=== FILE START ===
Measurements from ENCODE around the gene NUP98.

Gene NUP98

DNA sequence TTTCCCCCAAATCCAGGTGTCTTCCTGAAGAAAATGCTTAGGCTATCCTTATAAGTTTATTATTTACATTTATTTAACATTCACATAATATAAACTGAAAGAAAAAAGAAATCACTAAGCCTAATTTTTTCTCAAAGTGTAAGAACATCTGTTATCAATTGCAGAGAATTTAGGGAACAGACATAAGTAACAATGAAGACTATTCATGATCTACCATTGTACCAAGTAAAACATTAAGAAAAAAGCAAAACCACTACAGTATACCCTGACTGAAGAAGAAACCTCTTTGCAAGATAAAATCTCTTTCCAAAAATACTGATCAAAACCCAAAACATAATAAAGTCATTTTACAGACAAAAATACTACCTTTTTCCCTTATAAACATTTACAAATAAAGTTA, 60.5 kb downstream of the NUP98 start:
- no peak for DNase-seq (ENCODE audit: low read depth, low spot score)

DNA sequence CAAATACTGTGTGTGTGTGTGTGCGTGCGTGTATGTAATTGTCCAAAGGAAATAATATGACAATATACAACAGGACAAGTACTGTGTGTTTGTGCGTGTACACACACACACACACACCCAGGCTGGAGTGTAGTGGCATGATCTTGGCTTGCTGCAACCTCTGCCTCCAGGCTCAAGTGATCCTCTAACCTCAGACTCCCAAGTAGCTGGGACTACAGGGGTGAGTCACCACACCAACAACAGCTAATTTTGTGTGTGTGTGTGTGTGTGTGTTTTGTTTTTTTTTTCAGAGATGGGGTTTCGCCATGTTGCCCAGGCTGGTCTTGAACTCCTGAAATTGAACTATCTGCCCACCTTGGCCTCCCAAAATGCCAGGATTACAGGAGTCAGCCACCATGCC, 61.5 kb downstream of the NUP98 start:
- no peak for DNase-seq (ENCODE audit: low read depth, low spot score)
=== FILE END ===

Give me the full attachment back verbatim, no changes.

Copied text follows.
Measurements from ENCODE around the gene NUP98.

Gene NUP98

DNA sequence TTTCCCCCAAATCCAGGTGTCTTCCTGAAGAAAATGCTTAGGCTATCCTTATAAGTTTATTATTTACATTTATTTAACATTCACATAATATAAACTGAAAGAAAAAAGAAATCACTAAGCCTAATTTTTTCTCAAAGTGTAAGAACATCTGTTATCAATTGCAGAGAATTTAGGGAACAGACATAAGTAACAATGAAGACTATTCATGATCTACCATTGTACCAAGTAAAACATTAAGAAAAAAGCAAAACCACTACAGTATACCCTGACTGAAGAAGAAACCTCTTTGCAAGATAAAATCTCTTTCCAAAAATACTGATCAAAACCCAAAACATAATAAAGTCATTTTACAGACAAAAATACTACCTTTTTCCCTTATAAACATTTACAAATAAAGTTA, 60.5 kb downstream of the NUP98 start:
- no peak for DNase-seq (ENCODE audit: low read depth, low spot score)

DNA sequence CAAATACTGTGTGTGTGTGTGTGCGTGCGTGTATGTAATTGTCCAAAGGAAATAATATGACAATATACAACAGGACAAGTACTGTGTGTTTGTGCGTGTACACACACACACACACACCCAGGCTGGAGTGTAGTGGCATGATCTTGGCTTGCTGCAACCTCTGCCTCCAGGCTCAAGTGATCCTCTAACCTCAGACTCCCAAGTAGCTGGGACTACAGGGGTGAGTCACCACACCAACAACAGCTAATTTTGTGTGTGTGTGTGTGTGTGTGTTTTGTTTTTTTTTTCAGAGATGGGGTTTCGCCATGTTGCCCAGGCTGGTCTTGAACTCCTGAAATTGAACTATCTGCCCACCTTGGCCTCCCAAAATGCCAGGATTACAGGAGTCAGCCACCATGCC, 61.5 kb downstream of the NUP98 start:
- no peak for DNase-seq (ENCODE audit: low read depth, low spot score)